Search Results

You are looking at 1 - 5 of 5 items for

  • Author or Editor: Lina Boljka x
  • Refine by Access: All Content x
Clear All Modify Search
Lina Boljka
and
Theodore G. Shepherd

Abstract

Multiscale asymptotic methods are used to derive wave activity equations for planetary- and synoptic-scale eddies and their interactions with a zonal mean flow. The eddies are assumed to be of small amplitude, and the synoptic-scale zonal and meridional length scales are taken to be equal. Under these assumptions, the zonal-mean and planetary-scale dynamics are planetary geostrophic (i.e., dominated by vortex stretching), and the interaction between planetary- and synoptic-scale eddies occurs only through the zonal mean flow or through diabatic processes. Planetary-scale heat fluxes are shown to enter the angular momentum budget through meridional mass redistribution. After averaging over synoptic length and time scales, momentum fluxes disappear from the synoptic-scale wave activity equation while synoptic-scale heat fluxes disappear from the baroclinicity equation, leaving planetary-scale heat fluxes as the only adiabatic term coupling the baroclinic and barotropic components of the zonal mean flow. In the special case of weak planetary waves, the decoupling between the baroclinic and barotropic parts of the flow is complete with momentum fluxes driving the barotropic zonal mean flow, heat fluxes driving the wave activity, and diabatic processes driving baroclinicity. These results help explain the apparent decoupling between the baroclinic and barotropic components of flow variability recently identified in observations and may provide a means of better understanding the link between thermodynamic and dynamic aspects of climate variability and change.

Full access
Žiga Zaplotnik
,
Matic Pikovnik
, and
Lina Boljka

Abstract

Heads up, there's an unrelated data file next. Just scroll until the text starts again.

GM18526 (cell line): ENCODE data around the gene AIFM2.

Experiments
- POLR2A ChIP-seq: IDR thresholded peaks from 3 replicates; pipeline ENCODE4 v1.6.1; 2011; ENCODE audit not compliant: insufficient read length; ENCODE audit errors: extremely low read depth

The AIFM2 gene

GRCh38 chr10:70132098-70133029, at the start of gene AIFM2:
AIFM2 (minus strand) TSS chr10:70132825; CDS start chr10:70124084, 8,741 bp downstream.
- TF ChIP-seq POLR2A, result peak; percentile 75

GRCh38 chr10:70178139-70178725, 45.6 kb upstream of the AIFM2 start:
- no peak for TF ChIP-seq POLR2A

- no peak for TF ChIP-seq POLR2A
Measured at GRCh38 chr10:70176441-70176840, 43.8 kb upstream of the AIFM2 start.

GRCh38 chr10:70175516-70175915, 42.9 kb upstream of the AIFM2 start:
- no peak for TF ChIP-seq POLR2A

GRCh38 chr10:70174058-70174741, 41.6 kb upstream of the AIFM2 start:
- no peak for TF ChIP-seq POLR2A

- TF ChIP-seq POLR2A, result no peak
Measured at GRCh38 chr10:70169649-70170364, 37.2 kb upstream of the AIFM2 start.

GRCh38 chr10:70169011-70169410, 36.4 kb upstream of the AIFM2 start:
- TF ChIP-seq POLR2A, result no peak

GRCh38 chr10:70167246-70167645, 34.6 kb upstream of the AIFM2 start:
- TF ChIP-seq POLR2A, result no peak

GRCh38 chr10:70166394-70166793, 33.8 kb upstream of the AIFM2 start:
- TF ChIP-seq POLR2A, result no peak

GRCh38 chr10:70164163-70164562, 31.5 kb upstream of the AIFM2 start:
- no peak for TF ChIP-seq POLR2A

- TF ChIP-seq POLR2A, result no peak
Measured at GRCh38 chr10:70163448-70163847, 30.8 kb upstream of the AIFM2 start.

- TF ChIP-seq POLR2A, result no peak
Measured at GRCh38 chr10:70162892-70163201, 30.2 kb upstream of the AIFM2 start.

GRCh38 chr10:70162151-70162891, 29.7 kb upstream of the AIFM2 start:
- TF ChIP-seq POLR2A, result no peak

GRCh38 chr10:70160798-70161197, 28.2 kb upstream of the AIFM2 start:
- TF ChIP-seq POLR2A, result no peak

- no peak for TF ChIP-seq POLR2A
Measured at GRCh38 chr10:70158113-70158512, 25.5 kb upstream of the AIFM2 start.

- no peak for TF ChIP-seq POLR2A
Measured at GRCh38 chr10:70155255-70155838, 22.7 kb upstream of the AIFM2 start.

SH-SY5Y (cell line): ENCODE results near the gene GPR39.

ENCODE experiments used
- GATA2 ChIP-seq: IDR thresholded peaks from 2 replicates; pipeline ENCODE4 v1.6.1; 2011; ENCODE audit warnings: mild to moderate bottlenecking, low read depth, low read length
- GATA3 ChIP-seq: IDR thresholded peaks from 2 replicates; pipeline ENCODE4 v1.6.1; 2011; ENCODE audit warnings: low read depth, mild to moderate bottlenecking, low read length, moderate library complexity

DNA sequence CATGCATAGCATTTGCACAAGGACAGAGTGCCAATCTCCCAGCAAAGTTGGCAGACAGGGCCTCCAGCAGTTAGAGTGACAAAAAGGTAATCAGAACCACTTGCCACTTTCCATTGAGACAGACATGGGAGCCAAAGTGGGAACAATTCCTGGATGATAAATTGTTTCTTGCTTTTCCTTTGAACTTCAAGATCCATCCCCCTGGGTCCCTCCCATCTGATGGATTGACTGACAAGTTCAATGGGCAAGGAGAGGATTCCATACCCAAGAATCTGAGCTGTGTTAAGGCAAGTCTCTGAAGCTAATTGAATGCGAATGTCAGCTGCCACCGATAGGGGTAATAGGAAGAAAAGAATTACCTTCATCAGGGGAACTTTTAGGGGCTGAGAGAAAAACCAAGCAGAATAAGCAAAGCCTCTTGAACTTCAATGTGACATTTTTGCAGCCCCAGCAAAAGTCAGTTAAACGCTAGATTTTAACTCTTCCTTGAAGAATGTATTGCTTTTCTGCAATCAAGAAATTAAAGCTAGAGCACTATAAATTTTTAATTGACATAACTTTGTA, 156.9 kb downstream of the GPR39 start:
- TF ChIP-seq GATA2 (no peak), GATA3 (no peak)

This study explores the possible drivers of the recent Hadley circulation strengthening in the modern reanalyses. Predominantly, two recent generations of reanalyses provided by the European Centre for Medium-Range Weather Forecasts are used: the fifth-generation atmospheric reanalysis (ERA5) and the interim reanalysis (ERA-Interim). Some results are also evaluated against other long-term reanalyses. To assess the origins of the Hadley cell (HC) strength variability, we employ the Kuo–Eliassen (KE) equation. ERA5 shows that both HCs were strengthening prior to the 2000s, but they have been weakening or remained steady afterward. Most of the long-term variability in the strength of the HCs is explained by the meridional gradient of diabatic (latent) heating, which is related to precipitation gradients. However, the strengthening of both HCs in ERA5 is larger than the strengthening expected from the observed zonal-mean precipitation gradient [estimated from the Global Precipitation Climatology Project (GPCP)]. This suggests that the HC strength trends in the recent decades in ERA5 can be explained partly as an artifact of the misrepresentation of latent heating and partly through (physical) long-term variability. To show that the latter is true, we analyze ERA5 preliminary data for the 1950–78 period, other long-term (e.g., twentieth century) reanalyses, and sea surface temperature observational data. This reveals that the changes in the HC strength can be a consequence of the Atlantic multidecadal oscillation (AMO) and related diabatic and frictional processes, which in turn drive the global HC variability. This work has implications for further understanding of the long-term variability of the Hadley circulation.